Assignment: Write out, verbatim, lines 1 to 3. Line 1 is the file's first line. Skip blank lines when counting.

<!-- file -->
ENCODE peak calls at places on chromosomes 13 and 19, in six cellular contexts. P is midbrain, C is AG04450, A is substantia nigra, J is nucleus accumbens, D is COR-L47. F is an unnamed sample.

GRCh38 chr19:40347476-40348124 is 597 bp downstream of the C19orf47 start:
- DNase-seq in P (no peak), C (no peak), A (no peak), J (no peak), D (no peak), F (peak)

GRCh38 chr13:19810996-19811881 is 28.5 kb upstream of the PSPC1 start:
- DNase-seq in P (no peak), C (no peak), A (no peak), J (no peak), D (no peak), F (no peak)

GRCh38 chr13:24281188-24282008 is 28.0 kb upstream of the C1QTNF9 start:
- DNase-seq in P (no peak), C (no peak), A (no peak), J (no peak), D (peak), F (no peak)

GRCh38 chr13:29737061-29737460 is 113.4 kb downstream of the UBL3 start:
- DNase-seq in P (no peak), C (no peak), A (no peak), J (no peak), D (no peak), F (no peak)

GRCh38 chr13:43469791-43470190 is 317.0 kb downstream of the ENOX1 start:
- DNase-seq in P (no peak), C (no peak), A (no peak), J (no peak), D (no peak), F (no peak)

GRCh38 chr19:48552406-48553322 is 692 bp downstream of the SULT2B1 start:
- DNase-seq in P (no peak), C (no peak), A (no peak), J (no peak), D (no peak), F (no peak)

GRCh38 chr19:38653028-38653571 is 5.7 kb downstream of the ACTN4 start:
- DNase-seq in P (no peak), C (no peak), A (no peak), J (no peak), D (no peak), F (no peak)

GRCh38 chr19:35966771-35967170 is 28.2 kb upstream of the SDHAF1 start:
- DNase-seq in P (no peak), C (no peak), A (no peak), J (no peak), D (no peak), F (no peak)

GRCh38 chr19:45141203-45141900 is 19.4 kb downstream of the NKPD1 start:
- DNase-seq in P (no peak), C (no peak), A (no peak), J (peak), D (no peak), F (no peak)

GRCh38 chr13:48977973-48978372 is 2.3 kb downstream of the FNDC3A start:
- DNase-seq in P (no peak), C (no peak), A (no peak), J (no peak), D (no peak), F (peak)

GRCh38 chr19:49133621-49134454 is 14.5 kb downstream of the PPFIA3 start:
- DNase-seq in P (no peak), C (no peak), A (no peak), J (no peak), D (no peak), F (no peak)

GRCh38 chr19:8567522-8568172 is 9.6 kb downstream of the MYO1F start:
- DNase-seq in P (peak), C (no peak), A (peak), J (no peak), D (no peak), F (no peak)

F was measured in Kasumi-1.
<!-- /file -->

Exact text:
ENCODE peak calls at places on chromosomes 13 and 19, in six cellular contexts. P is midbrain, C is AG04450, A is substantia nigra, J is nucleus accumbens, D is COR-L47. F is an unnamed sample.

GRCh38 chr19:40347476-40348124 is 597 bp downstream of the C19orf47 start:
- DNase-seq in P (no peak), C (no peak), A (no peak), J (no peak), D (no peak), F (peak)